They were making radio programs.
So although these licenses are given out with the same sniffy disdain for the proles as a petrol station grudgingly letting the local travellers use the forecourt WC, let’s give credit where it’s due. And then build on the success.
Alas, it seems that the powers that be have a grimmer vision of society in mind. They would much prefer the population was pharmaceutically pacified – ideally using some kind of self-service dispensing mechanism; a Web 2.0 widget, perhaps. And should the masses stray into self-expression, however, then it must be as solitary bloggers, communing with the Hive Mind by posting messages into the ether that no human will ever read – but that provide raw material for Google Adwords and Phorm intercepts. Which can then be processed and fed back to them.
In this scenario, the streets will also be free of teenagers – but the fibre optic cables will pulse with targeted and relevant behavioural advertising (And government health warnings, of course).
Which vision of society do you prefer?
There’s a practical policy problem, however. Spectrum that today is used by analogue radio and analogue TV, is earmarked for “reapportionment”. This is really what Ofcom loves most, because the bureaucratic carve up that results gives it “tax and spend” powers.
In yesterday’s consultation document, it’s clear Ofcom has already decided who should get this spectrum. And we know what happens next. After another bout of consultation, and evidence-based research – which will then be chucked in the bin – the spectrum will be handed to telecoms companies for “mobile TV”.
But why reapportion it at all? Why can’t we have it back?
What’s public service, anyway?
This bring us to the second elephant, what does “public service” mean anyway? You’ll have to read thousands of words (we haven’t counted) of policy documents Ofcom unleashed on us yesterday, to discover that it really doesn’t know the answer itself. It knows what “public service broadcasting” should do – it should leave a nice smell in the room, one of “plurality”. And one of “Britishness”, apparently too.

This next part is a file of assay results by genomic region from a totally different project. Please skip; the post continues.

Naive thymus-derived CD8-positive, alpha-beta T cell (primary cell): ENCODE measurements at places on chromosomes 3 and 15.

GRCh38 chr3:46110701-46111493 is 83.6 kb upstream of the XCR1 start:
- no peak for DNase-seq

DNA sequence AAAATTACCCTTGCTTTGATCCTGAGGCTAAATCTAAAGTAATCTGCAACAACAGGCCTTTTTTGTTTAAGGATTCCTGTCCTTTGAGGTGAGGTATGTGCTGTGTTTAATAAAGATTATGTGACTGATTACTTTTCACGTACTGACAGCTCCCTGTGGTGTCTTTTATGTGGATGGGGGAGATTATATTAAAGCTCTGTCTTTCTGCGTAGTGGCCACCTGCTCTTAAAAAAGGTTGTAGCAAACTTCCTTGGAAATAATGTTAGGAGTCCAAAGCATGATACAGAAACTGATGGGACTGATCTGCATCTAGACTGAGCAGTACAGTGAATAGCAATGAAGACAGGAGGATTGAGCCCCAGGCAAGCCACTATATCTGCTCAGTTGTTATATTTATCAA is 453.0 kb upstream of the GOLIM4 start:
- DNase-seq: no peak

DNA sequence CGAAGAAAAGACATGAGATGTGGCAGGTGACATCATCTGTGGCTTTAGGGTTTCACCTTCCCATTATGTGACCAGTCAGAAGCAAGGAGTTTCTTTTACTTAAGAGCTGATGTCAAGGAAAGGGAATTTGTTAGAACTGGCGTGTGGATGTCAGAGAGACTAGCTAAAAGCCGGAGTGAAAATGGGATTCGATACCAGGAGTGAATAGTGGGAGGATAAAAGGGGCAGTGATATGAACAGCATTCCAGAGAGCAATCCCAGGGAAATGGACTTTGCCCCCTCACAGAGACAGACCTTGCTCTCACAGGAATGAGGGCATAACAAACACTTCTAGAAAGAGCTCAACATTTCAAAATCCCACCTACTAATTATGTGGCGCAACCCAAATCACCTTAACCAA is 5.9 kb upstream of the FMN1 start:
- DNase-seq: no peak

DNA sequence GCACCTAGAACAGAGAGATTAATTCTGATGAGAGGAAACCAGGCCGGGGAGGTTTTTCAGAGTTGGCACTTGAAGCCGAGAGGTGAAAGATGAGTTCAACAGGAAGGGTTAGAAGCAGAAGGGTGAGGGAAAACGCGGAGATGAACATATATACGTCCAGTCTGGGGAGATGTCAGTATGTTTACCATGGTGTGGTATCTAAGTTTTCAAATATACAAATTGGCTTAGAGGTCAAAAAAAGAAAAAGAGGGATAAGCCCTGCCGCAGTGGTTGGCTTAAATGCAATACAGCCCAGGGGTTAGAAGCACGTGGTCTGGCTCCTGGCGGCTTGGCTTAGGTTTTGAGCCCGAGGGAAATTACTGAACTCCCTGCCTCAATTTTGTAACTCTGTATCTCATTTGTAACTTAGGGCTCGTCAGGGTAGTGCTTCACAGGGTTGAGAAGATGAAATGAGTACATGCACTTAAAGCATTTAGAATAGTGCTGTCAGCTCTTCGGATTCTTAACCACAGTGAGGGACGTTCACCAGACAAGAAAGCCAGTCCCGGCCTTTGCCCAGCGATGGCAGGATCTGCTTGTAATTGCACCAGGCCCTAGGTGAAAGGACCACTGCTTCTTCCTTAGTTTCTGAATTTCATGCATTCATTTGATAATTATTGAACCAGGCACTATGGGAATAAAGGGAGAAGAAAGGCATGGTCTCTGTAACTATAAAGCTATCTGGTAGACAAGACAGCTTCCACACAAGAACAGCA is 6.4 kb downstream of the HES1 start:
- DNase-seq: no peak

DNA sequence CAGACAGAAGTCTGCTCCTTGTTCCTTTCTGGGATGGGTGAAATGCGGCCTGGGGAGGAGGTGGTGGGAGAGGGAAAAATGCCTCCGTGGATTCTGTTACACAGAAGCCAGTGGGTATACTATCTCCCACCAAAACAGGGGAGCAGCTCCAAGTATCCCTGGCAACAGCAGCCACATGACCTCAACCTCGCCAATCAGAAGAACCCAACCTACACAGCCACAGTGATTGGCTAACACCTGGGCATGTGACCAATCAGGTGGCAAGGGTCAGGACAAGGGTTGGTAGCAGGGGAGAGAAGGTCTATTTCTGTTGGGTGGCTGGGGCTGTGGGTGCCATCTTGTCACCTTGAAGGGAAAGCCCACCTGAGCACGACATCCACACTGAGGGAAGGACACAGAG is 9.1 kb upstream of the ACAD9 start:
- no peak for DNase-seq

But it doesn’t go any further, and it studiously makes a point of avoiding the subject by outsourcing the research to third parties. One of these consultants, tasked with the heroic job of defining “public service” for wibbly web material – suggested … BoingBoing, RealClimate, and The Richard Dawkins Foundation websites. You couldn’t find three better examples of hermetically-sealed groupthink if you tried. They’re cults in the making.
(And just to show these new media consultants are heroically clueless, Symantec’s Virus forum is also on the list. It’s a public service, too, apparently).
There’s nowt on TV
A few years ago, as now, Ofcom saw how funding for high quality “public service” programming as we know it would dry up. It came up with a very good idea – a “Public Service Publisher” – which would give an additional source of funding for programme makers.
The BBC, insulted by this challenge to its monopoly, fought this concept tooth and nail, and succeeded in killing it. (The “PSP” resurfaced with a Web 2.0 flavour as the notorious “Nathan Barley Quango”, that Reg readers helped shoot down last year – Thankfully, that was absent from yesterday’s discussion document.)
But with the BBC dying a death of a thousand cuts – why not revive the PSP in its original form? The funding could come from… well, the BBC.
One of the most attractive ideas I’ve heard in years is to take the license fee and divide it up in £25,000 chunks – and give it to anyone who wanted it. The argument is: we have so many excellent TV people in the UK, quality would win out. We’d still get Top Gear, and The Archers, but imagine what else we could have, too? Once we have the spectrum back, we ought to have the programming back, too.